No active and effective network of knowledgeable Mentors or Angel Investors. Attempts to compensate was to link with such systems regionally and globally.

Still more room to improve for better integration of the value chain elements and to have effective mentors and angel network syndicate. Great organization of events such as Startup Weekend, Startup Cup, etc. Continues to compensate for the dormant eco-system with linkages regionally and globally.

Seed Funding.

No steady sources for seed fund supply with abrupt cut-offs from development agencies. See below note as well.

Better accessibility to equity-based financing funds including seed funding, venture capital and private equity irrespective of perceptions by entrepreneurs on their performance.

The Local Markets

Markets were not receptive to new products or new startups.

Startups are beginning to acquire local market share.


Did not get the Startup economics

Government agencies still “do not get it” in order to upgrade legislation, taxation and company laws as well as other relevant legislation.

Development Agencies and Contractors

Did not fully get the Startup economics

Matured in their understanding of the entrepreneurship process influenced by the political attention that this sector is receiving to create much needed jobs globally and more so in MENA. They are demonstrating more openness and patience in developing the entire eco-system and not just piloting projects with incubators or accelerators.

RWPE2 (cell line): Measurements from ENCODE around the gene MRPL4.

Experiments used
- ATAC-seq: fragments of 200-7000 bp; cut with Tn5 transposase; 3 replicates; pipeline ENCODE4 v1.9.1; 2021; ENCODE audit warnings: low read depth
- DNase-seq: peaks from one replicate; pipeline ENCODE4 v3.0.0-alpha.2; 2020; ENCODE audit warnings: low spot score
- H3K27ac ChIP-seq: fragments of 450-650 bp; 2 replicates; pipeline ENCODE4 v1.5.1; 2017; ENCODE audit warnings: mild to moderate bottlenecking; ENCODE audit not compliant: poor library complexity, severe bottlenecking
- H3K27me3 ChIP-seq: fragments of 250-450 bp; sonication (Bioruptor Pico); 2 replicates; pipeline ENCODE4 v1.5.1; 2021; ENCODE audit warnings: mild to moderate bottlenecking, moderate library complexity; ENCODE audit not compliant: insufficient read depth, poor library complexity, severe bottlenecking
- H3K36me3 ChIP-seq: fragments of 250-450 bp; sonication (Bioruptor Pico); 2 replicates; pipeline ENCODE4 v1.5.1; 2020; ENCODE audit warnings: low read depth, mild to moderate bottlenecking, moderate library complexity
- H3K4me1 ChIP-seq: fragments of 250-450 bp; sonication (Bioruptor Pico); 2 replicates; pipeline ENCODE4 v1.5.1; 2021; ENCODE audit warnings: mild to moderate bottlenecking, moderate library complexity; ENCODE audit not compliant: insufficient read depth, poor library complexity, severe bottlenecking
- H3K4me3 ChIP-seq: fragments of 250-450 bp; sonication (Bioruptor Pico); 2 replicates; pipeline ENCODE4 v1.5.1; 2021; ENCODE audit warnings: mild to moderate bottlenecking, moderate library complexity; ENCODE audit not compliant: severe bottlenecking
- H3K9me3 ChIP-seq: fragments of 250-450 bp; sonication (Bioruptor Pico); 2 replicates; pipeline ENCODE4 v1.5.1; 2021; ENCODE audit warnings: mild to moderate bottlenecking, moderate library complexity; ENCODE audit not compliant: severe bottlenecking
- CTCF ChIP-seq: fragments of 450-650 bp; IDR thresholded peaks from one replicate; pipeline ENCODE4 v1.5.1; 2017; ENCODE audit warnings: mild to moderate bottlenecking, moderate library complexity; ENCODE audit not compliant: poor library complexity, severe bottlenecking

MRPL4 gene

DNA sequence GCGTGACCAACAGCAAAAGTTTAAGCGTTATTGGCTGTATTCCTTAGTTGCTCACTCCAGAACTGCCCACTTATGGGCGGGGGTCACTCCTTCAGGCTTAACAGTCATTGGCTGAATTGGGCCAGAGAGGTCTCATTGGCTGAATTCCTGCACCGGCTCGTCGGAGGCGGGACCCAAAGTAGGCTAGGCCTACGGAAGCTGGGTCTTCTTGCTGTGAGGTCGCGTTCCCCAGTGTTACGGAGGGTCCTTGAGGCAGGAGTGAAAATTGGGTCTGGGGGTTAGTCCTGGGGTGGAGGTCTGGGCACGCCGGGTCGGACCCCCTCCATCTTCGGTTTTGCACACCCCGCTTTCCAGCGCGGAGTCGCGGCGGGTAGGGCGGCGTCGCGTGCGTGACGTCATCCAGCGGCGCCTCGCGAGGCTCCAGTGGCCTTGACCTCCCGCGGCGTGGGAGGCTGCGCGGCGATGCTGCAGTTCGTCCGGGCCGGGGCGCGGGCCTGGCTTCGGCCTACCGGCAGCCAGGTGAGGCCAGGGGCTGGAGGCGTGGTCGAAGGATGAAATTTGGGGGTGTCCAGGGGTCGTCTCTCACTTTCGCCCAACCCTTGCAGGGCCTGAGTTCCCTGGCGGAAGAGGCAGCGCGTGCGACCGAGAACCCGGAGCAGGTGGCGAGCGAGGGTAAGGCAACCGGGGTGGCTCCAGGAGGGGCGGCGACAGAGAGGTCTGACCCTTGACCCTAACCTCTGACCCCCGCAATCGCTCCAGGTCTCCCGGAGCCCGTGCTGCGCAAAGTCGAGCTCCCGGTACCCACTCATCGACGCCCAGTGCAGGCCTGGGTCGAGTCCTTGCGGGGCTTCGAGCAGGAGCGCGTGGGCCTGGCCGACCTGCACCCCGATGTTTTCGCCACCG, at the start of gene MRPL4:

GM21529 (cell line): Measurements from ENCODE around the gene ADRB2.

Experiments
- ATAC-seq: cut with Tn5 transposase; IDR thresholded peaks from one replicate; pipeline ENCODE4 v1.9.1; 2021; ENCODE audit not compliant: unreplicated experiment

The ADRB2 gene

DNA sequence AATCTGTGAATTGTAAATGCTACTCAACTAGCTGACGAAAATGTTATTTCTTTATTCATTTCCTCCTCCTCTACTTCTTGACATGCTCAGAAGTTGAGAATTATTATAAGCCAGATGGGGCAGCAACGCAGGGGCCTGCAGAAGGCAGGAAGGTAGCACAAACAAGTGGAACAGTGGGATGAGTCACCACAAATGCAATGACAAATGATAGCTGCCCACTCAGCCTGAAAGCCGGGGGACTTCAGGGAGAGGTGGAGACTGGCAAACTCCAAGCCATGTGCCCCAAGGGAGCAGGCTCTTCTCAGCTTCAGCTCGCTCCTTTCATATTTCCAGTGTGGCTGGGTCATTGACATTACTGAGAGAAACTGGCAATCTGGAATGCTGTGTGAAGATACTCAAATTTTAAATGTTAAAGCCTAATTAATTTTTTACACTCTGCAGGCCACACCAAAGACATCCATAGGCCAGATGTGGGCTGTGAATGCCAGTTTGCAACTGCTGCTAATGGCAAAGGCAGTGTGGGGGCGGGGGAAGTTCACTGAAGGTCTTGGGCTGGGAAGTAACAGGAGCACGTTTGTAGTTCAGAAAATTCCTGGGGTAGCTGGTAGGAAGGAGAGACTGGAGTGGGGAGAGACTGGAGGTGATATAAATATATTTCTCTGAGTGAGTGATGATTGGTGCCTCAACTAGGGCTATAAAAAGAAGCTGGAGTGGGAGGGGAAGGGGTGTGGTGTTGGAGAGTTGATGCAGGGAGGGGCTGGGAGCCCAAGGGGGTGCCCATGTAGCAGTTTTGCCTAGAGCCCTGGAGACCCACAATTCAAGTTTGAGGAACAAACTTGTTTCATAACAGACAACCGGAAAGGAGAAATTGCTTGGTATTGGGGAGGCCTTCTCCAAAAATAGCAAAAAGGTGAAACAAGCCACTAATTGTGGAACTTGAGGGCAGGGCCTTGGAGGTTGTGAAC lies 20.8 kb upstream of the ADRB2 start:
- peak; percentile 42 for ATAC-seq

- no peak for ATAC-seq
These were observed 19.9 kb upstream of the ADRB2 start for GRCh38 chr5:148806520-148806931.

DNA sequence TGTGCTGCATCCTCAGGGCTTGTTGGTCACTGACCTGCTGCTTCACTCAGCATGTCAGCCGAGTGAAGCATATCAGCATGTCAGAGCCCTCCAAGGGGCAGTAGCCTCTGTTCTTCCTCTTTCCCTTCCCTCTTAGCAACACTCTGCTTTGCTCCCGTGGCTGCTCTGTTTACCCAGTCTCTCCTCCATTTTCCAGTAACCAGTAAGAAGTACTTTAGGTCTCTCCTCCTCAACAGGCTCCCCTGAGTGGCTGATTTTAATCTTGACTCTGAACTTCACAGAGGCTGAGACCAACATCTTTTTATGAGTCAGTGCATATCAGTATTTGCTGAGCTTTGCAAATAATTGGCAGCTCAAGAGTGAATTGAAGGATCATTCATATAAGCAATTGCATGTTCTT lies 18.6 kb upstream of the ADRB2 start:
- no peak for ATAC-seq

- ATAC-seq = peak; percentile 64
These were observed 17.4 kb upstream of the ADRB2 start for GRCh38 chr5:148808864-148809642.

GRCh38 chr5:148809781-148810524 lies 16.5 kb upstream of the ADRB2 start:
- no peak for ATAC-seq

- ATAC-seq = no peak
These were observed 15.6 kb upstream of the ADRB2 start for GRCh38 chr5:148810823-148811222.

With USAID help and support from Khaldoon Tabaza we have managed to structure the essential private placement memorandum for the PICTI Seed Fund in 2006. While we did fail to fundraise for a friction free seed fund at PICTI but I would like to believe that our active pitching and circulation of the Seed Fund literature to capitalize the fund helped donor agencies and other local stakeholders to understand the mechanics of how such equity based funds work. I would also like to think that our fundraising has facilitated for two things: that such equity-based funds are needed in the eco-system and that we have indirectly helped in the creation of venture capital and private equity funds in Palestine. An example was the Abraj Capital business relationship with the Palestine Investment Fund as one testimony of launching the Abraj Growth Fund in Palestine.

So, we have made good strides in developing the technology startup scene since the early days while learning it ourselves in the process. Indeed, we were inexperienced and naive to a some extent at PICTI. We were not coachable ourselves at times. At other times we stood our grounds to make the needed transformation and changes in the sector. We experimented with different incubation models and job creation programs to understand what would work in the local context – especially in a difficult and dormant eco-system.

I am personally reaching the conclusion that Palestinian tech startups will be as good as their (guess what) ….. their supporting eco-system.